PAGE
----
Abstract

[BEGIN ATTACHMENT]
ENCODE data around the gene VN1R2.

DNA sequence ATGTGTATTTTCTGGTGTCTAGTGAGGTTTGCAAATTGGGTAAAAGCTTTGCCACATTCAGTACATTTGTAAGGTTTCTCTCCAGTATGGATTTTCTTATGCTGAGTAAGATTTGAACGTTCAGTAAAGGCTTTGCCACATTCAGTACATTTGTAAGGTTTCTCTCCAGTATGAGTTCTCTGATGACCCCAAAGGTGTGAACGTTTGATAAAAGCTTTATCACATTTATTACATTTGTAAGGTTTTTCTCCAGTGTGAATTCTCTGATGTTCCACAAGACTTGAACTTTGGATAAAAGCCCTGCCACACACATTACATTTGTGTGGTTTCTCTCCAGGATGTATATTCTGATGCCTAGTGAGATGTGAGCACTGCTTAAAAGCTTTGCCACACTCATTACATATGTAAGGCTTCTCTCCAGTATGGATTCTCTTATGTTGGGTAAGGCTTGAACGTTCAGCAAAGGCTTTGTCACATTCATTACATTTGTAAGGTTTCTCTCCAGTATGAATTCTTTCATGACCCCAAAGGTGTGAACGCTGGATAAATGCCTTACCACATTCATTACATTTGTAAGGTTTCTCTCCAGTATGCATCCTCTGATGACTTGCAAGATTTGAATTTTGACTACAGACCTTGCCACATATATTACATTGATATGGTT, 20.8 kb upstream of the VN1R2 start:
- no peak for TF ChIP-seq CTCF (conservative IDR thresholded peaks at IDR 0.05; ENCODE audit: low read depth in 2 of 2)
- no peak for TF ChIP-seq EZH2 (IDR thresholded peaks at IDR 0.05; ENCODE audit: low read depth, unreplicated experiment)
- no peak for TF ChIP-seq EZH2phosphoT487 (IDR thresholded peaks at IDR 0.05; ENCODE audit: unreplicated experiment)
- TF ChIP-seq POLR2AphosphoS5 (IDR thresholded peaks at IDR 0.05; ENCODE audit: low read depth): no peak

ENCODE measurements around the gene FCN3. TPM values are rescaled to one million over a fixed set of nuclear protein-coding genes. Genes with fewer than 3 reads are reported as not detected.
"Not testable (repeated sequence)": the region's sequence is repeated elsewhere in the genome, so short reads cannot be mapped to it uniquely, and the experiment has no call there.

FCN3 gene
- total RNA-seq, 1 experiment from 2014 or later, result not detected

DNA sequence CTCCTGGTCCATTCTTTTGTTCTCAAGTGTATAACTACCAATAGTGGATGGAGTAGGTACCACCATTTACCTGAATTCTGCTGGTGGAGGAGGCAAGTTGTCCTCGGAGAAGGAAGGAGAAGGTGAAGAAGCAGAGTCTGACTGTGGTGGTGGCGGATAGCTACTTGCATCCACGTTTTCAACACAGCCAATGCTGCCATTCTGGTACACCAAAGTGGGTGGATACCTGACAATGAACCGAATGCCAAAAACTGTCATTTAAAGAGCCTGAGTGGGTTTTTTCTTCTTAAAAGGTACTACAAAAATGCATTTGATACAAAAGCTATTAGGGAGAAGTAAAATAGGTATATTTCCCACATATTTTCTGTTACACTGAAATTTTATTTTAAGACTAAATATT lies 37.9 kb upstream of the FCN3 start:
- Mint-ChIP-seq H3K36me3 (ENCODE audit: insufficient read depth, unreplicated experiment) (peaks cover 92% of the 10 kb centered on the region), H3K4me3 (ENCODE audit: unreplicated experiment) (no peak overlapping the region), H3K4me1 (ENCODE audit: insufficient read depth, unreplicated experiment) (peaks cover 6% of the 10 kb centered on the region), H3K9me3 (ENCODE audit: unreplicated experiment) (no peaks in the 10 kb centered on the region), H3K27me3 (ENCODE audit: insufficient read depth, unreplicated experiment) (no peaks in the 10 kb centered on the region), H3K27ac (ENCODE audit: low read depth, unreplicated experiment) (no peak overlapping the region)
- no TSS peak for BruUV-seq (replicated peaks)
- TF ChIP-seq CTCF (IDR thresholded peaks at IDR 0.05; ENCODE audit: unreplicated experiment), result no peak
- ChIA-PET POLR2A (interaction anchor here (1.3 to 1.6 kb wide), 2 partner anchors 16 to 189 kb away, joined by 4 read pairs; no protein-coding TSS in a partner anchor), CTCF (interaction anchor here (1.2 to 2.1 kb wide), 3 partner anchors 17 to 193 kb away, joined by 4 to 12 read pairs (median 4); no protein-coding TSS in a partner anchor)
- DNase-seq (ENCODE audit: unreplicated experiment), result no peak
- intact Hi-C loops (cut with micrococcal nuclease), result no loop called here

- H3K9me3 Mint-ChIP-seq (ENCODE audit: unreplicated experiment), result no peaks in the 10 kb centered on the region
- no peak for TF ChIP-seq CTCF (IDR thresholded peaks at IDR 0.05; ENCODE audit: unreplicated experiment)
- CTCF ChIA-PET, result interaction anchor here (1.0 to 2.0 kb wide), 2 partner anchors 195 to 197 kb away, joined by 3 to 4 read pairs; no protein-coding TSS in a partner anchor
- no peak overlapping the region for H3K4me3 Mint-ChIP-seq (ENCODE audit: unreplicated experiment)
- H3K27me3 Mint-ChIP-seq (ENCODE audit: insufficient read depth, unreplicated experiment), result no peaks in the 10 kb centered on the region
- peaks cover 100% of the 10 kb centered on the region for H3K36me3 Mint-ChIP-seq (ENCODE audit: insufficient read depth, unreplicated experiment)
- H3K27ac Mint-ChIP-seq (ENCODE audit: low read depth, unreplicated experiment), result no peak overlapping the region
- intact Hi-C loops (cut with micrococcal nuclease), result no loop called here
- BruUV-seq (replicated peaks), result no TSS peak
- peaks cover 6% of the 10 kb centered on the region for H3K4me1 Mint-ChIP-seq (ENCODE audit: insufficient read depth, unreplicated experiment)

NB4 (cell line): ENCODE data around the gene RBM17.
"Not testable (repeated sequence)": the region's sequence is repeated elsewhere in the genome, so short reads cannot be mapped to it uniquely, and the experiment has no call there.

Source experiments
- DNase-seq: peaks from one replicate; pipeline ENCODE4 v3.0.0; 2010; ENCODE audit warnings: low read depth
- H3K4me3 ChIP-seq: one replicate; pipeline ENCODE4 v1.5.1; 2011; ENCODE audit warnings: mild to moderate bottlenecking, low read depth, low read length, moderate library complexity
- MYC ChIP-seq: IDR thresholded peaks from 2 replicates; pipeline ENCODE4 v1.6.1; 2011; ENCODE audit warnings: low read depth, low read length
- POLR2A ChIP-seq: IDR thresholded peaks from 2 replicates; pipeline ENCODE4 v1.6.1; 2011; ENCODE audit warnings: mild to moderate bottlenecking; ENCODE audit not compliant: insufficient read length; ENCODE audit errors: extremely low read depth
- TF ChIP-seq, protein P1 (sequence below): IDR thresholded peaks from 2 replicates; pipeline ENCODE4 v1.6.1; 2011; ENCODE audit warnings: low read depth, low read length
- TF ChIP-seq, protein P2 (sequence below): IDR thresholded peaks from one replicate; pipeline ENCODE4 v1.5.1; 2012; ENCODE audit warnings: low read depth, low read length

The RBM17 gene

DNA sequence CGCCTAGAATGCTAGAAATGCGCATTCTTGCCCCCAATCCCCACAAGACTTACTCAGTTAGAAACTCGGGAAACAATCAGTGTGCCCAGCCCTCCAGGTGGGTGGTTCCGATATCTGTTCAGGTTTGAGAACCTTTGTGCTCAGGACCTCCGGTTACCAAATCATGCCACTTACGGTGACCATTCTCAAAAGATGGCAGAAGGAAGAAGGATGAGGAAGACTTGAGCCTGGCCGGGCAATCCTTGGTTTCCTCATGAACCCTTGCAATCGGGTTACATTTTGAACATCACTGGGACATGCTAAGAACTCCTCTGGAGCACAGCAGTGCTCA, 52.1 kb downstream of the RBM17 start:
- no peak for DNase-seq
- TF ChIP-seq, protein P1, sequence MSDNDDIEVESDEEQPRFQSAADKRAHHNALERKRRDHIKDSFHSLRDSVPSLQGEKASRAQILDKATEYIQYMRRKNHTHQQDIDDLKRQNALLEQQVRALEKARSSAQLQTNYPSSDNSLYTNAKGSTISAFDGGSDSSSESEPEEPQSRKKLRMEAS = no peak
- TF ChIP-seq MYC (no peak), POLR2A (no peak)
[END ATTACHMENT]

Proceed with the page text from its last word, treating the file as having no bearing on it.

<p>The serum sodium iodide is transported into the thyrocyte and then iodine is incorporated into the thyroglobulin molecule (Tg) in a reaction catalyzed by the hemoprotein thyroid peroxidase (TPO). In this reaction, H<sub>2</sub>O<sub>2</sub> generated by the NADPH-dependent thyroxidase (ThOx) is required as substrate by TPO for the iodination and coupling of tyrosyl residues in Tg. Then, thyroid hormones triiodothyronine (T3) and tetraiodothyronine (T4) are released into the bloodstream. H<sub>2</sub>O<sub>2</sub> used in this reaction decreases the amount of H<sub>2</sub>O<sub>2</sub> that would otherwise be available for damaging oxidation reactions. Selenium-dependent glutathione peroxidase 1 (<i>GPX 1</i>) and other GPX s remove H<sub>2</sub>O<sub>2</sub> from the tissues, also decreasing oxidative damage. (Modified from: J. Köhrle <i>et al</i>. Selenium, the thyroid, and the endocrine system. Endocrine Reviews, December 2005, 26(7):944–984; Lyn Patrick, ND. Iodine: deficiency and therapeutic considerations. Alternative Medicine Review, 2008, 13(2):116–127).</p

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